#33 A claypot recipe
Diced fully cooked octopus, shelled edamame, rice and seasonings cooked in a donabe (Japanese claypot)
We had been planning on reshooting the takoyaki recipe so I bought a tray of fully cooked octopus from my seafood purveyor. There’s been no chance to make a batch of takoyaki yet but, meanwhile, there was dinner to prepare for my older daughter, Sam, who eats no red meat. She’s still recovering from a flu-like infection (she tested negative for COVID, thank goodness) and, well, I’m a mom who wanted to pamper her daughter. So, this became her dinner.
If you don’t own a claypot, you can make the dish in a regular pan.
If you want to read more about the ingredients on the list, the links will point you to more information.
Claypot octopus rice
Cook time: about 15 minutes | Makes one very generous serving
1/2 cup rice (any rice variety should work except glutinous rice)
1 1/4 cups fish broth / stock (store bought or see how we make it at home)
fish sauce (if your broth is underseasoned)
1 cup (or more) diced fully cooked octopus
2 tablespoons Japanese soy sauce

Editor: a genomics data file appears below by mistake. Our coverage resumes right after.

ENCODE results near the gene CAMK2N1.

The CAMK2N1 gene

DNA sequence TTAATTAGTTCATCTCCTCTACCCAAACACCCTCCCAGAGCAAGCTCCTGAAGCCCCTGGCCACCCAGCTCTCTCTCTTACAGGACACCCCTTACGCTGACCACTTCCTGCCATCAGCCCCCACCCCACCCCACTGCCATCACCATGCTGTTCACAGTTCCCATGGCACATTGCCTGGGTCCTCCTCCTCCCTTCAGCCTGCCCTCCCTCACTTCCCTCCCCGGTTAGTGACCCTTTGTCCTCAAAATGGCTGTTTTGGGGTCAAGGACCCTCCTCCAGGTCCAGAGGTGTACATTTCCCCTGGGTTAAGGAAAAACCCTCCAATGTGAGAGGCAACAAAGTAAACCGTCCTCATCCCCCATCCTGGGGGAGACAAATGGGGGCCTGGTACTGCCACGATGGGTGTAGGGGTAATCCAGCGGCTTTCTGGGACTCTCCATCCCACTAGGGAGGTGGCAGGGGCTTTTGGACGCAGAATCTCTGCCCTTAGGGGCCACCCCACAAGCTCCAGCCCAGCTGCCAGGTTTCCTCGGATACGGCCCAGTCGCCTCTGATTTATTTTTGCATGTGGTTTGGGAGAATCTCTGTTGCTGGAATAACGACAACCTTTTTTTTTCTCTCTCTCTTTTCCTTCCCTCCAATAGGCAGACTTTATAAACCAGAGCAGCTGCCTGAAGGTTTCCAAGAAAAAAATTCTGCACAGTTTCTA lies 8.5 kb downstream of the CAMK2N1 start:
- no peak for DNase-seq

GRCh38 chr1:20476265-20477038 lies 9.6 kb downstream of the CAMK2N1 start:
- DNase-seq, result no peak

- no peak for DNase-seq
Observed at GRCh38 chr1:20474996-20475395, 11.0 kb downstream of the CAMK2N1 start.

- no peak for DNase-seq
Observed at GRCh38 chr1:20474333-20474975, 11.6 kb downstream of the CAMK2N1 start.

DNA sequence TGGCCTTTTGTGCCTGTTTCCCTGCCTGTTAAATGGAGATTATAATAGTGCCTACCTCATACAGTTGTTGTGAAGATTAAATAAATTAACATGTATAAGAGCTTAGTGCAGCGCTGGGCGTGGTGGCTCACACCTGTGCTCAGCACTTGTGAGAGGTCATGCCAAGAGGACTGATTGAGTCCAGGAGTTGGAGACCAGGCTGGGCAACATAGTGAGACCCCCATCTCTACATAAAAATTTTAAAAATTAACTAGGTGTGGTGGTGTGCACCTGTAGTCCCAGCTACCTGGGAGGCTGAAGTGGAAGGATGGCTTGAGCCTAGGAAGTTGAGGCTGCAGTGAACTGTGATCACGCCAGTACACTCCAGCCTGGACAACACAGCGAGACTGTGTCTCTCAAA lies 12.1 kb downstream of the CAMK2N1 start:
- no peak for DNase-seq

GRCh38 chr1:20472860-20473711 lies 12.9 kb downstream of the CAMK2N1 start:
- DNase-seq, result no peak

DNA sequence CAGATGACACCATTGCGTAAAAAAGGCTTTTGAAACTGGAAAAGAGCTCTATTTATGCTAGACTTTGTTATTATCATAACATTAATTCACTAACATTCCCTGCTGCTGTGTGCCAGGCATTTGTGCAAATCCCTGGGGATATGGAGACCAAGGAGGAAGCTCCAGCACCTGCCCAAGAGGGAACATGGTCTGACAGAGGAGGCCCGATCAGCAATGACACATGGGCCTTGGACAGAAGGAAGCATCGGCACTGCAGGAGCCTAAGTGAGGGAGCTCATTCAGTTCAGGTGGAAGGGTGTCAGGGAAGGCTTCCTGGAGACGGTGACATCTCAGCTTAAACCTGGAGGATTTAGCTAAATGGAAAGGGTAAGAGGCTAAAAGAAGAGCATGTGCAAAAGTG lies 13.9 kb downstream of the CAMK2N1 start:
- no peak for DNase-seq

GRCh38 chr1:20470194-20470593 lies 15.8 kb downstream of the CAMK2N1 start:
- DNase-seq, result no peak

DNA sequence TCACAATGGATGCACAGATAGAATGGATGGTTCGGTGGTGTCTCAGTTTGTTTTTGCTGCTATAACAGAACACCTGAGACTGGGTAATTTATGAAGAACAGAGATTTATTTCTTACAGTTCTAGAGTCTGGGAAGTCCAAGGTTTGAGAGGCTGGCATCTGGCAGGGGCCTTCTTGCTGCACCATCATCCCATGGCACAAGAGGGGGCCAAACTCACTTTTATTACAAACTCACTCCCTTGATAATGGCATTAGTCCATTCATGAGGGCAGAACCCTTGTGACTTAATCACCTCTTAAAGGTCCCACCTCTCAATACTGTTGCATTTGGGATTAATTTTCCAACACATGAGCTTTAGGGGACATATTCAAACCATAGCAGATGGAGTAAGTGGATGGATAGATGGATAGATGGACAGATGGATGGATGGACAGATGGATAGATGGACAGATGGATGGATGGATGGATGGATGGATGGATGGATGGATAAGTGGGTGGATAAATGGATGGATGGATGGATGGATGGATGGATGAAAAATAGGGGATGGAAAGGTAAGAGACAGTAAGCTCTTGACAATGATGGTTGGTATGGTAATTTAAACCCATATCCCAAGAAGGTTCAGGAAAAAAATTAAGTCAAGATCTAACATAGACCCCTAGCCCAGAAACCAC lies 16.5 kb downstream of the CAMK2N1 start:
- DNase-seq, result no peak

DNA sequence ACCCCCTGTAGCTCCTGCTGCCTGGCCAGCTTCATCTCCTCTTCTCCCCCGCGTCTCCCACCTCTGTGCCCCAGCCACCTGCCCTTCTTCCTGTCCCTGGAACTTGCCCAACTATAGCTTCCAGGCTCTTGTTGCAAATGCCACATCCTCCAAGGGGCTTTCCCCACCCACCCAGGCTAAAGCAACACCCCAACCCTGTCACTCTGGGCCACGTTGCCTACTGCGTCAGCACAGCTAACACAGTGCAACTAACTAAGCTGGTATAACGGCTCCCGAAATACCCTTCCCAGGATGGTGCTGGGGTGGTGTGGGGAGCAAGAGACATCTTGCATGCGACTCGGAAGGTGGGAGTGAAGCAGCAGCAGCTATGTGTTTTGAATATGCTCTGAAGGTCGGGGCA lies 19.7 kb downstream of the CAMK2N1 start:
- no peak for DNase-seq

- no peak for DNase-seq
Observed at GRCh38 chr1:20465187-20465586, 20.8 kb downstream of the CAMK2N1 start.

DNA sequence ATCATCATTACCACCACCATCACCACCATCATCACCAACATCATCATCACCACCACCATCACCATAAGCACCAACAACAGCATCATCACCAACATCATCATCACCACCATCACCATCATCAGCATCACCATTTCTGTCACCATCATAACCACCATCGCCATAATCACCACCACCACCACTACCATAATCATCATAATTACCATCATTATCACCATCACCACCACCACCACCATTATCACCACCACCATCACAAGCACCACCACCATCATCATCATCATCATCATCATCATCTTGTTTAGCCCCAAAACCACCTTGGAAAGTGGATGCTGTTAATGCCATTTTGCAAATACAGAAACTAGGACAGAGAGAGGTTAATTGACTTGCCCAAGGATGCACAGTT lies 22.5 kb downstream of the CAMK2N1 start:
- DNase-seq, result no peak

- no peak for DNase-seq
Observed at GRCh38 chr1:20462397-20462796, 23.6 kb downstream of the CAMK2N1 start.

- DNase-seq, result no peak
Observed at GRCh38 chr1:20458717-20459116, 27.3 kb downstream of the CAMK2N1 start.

1 tablespoon lemon juice
1 teaspoon sugar
1/2 teaspoon grated ginger
1/3 to 1/2 cup shelled edamame (see details for cooking fresh edamame in the blog)
toasted sesame seeds (to garnish)
thinly sliced scallions (to garnish)
sesame seed oil (to garnish)
Rinse the rice several times, drain and dump into the claypot.
Pour in three-quarters cup of broth (and fish sauce, if needed) and bring to the boil.
Cover the pot, turn off the heat and leave until the broth has been absorbed by the rice grains.
(Note: Cooking a dish like this traditionally requires soaking the rice for a few hours before cooking. The first three steps do away with the presoaking)
Place the octopus in a bowl, add the soy sauce, lemon juice, sugar and ginger, and toss well.
When the rice has soaked up the liquid, arrange the octopus pieces on one side and the edamame on the other side. Drizzle in any leftover soy sauce mixture.
With the heat set to medium, drizzle in another quarter cup of broth along the edges of the rice.
Cover the pot, cook for five minutes, then, take a grain of rice and test for doneness. If the rice needs to cook longer (aged rice needs more liquid), drizzle in the remaining broth and cook for another five minutes.
By the time the rice is done, the octopus and edamame should be fully heated. Just sprinkle in some toasted sesame seeds and scallions, drizzle in a bit of sesame seed oil and serve.